at 12:11 PM
Your Pregnancy Recovery Guide, by Glade B. Curtis and Judith Schuler.
The best thing about this book is that - being a book only about the postpartum period - it is fairly comprehensive. It describes in detail what one should expect, both physically and emotionally, after giving birth. There is slightly more emphasis on the physical aspects, including exercise and nutrition, than the socio-psychological aspects. It answers a lot of questions that moms may have, such as which pregnancy changes will go away in time (linea nigra) and which may not (larger shoe size). It also contains information on baby care and returning to work.
This book was written using fairly simple language, without a whole lot of explanation or detail, so I can't really recommend it to moms who are well-educated or who have a lot of knowledge about birth already. There were also a couple of glaring errors in the "Feeding Your Baby" chapter (I hesitate to make disparaging comments about OBs writing about breastfeeding without the input of lactation professionals - perhaps it is a bit out of Dr. Curtis' scope of practice?). For instance:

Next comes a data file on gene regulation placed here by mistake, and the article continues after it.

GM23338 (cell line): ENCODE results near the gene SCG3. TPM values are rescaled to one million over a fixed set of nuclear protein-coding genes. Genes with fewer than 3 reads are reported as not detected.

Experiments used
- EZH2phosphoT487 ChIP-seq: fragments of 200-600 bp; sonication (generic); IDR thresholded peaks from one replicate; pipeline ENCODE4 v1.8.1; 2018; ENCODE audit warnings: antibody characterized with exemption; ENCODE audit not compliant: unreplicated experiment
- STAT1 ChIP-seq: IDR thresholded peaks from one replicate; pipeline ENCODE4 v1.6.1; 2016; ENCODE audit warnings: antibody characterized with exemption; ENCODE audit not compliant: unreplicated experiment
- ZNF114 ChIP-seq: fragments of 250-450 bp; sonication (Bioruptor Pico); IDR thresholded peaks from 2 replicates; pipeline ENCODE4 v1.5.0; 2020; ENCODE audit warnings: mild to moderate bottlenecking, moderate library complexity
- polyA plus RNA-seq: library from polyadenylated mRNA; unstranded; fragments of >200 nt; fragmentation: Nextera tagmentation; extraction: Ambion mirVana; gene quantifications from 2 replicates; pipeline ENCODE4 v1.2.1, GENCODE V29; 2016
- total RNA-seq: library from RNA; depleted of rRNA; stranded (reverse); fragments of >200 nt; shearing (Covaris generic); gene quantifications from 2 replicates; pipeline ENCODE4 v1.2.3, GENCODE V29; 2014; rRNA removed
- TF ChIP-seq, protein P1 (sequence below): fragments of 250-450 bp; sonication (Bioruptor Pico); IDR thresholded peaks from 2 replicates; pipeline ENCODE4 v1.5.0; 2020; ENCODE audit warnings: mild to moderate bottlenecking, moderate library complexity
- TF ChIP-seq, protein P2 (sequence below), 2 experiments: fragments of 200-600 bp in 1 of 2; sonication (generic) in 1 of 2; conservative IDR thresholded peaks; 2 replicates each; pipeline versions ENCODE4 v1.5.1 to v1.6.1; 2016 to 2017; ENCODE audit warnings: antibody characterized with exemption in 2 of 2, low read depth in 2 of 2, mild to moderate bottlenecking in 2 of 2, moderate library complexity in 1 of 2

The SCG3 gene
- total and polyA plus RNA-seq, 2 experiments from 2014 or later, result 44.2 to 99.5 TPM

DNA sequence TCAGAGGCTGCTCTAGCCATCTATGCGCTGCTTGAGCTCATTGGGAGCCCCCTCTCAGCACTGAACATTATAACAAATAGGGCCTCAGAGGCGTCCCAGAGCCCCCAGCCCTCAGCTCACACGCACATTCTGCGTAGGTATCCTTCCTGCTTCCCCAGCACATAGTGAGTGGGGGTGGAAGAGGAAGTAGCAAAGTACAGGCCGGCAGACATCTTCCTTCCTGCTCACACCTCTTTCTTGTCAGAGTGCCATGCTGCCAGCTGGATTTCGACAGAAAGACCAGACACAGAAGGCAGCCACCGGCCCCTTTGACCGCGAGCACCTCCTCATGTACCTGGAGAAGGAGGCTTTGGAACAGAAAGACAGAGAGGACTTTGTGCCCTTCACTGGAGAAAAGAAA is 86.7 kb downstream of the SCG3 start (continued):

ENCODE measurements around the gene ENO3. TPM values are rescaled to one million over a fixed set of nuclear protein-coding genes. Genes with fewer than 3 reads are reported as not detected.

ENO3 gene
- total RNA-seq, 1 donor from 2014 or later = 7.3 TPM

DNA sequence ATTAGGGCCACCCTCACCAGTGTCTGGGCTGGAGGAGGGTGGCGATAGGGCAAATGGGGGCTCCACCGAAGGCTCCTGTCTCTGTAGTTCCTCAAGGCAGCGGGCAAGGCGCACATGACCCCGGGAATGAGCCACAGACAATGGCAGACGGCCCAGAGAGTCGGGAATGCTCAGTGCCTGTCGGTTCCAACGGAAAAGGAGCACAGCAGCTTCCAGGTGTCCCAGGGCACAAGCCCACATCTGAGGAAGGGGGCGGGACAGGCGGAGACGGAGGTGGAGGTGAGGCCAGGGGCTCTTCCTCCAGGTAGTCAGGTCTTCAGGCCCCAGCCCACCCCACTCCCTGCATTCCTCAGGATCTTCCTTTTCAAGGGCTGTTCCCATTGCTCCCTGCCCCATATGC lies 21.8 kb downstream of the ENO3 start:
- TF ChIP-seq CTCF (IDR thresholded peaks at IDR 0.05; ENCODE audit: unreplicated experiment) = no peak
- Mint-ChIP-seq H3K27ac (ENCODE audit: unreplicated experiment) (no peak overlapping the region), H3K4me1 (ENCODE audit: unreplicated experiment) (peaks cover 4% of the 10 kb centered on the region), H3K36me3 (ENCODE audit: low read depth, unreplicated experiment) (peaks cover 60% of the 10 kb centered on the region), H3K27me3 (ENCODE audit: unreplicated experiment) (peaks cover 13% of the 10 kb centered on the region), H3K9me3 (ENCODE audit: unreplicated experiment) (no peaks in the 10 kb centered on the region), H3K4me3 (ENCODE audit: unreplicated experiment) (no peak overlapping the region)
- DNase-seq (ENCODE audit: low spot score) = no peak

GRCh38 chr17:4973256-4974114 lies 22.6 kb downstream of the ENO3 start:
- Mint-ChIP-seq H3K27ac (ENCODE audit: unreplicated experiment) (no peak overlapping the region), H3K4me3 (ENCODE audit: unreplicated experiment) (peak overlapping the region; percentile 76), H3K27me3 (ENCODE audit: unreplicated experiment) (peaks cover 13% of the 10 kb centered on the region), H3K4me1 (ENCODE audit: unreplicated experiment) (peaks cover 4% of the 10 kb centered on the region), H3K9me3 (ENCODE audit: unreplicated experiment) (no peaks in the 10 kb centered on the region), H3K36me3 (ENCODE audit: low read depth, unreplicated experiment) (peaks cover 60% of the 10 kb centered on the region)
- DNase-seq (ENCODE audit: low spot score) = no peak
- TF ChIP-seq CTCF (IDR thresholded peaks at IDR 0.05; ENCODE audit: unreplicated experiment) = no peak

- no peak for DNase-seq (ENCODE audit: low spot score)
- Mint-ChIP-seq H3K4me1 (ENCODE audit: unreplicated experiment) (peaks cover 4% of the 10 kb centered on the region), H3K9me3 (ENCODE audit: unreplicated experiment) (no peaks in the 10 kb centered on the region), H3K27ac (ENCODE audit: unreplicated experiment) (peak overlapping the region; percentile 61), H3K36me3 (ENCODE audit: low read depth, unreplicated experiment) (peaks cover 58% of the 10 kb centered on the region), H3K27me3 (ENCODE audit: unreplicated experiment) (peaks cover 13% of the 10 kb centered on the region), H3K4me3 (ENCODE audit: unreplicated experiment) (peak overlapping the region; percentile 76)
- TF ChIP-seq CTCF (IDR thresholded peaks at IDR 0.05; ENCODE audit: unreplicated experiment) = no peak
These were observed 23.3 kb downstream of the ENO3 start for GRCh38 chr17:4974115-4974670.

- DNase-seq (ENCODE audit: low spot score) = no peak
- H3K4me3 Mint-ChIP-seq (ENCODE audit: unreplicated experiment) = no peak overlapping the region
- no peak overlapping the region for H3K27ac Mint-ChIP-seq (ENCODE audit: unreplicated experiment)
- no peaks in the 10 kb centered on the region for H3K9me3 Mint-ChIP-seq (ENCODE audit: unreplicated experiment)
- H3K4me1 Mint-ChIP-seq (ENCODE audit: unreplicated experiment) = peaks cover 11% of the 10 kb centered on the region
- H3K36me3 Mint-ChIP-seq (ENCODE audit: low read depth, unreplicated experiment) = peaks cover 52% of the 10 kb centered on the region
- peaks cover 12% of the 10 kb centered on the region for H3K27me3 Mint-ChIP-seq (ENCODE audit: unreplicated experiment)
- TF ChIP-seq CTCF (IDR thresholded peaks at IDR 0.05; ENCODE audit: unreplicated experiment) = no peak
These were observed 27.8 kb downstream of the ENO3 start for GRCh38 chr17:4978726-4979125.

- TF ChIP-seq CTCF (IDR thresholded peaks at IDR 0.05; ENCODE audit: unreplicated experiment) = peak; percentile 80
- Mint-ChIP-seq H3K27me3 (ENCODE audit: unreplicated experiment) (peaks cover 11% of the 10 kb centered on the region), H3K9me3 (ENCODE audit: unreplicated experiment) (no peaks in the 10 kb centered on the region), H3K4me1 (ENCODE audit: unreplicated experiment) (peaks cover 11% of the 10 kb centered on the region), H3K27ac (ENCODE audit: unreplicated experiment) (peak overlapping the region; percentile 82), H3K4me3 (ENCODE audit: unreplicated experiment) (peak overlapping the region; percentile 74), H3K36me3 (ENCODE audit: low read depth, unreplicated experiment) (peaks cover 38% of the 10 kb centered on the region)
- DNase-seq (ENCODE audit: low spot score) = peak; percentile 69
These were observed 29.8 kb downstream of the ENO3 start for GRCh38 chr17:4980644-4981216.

It won't harm your baby if you cannot or choose not to breastfeed.
Patently untrue. While yes, formula feeding may be the best choice for some moms, it is not without risks, and it can harm babies. For instance, four babies in every thousand die because they are not breastfed. Formula fed babies are 10 times more likely to be hospitalized for a bacterial infection. And these statistics pertain to the US, not to developing countries without access to clean water.
When you decide to discontinue nursing, you can either taper off gradually or stop cold turkey. Each way has its advantages.
There's an advantage to quitting cold turkey? None that I know of. It's bad for mom and bad for baby. Oh, it takes less time. Hm.
So, while this book may be helpful for some moms, I can't recommend it without reservation.